A-10C Warthog retired to 309 AMARG after 14,125 flight hours and after 43 Years of Service

A-10C Warthog retired to 309 AMARG after 14,125 flight hours and after 43 Years of Service

By Dario Leone
Apr 13 2023
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This is the first of 21 A-10 Warthog CAS aircraft authorized to be retired under the FY23 National Defense Authorization Act.

Time flies when you’re having fun … An A-10C Warthog belonging to 74th Fighter Squadron (FS) made its final descent into Davis Monthan, Arizona from Moody Air Force Base (AFB), Georgia, April 5, 2023, after 14,125 flight hours.

After 43 years of dedicated service, the A-10 will make the sunny Arizona desert its new home, where the 309th Aerospace Maintenance and Regeneration (AMARG) squadron will receive it and get to work preserving as much of it as possible while removing parts that can be used for replacements in other A-10’s.

According to a USAF news release, this is the first of 21 A-10s authorized to be retired under the FY23 National Defense Authorization Act. Air Combat Command is prioritizing the A-10s with the least combat effectiveness for retirement first to ensure the most combat capable airframes remain in service. The remaining 20 aircraft will retire from various bases by the end of September.

A-10C Warthog retired to 309 AMARG after 14,125 flight hours and after 43 Years of Service
An A-10C Thunderbolt II sits under a sun shade before takeoff at Moody Air Force Base, Georgia, Apr. 5, 2023. After 43 years of service to the Air Force, this A-10 was flown to the 309th Aerospace Maintenance and Regeneration Group at Davis-Monthan AFB, Arizona, for retirement.

“This is bittersweet, it’s an old aircraft and there comes a time when each of them needs to be retired,” said Staff Sgt. Austin Bryne, 74th FS dedicated crew chief. “They are still combat capable, but after all the hours put in, their time comes.”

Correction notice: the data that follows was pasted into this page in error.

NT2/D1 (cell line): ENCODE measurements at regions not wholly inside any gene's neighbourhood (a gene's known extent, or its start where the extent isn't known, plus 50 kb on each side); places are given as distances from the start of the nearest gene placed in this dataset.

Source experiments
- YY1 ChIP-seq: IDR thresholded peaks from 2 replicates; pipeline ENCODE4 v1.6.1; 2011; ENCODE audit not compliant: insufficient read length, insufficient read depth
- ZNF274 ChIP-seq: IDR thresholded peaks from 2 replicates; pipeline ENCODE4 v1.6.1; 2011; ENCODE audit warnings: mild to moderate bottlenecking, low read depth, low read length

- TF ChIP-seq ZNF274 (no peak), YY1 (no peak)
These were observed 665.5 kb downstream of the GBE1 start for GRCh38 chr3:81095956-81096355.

The 74th FS is one of Moody’s two combat-ready A-10 squadrons keeping the airframe maintained and mission-ready. The squadron’s 35 pilots are dedicated to carrying out the close air support mission through the A-10, which is specifically designed for long loiter time, accurate weapons delivery, austere field capability and survivability.

Capt. Kevin Domingue, 74th FS A-10 pilot, commented on his overall experience on flying the simple yet effective and survivable twin-engine jet aircraft.

“It’s sad to see this aircraft reach the end of its service to the United States,” Domingue said. “Thousands of service members have flown or worked on this particular jet; this will be the last time it takes flight and carries their cumulative effort. I am honored to be a part of this aircraft’s history like so many before me.”

A-10C Warthog retired to 309 AMARG after 14,125 flight hours and after 43 Years of Service
U.S. Air Force Capt. Kevin Domingue, 74th Fighter Squadron pilot, signs the inside of an A-10C Thunderbolt II at Moody Air Force Base, Georgia, Apr. 5, 2023, before flying it for the final time to the “Boneyard” at Davis-Monthan AFB, Arizona.

In a farewell, Domingue along with others signed the inside of the aircraft in great Air Force tradition.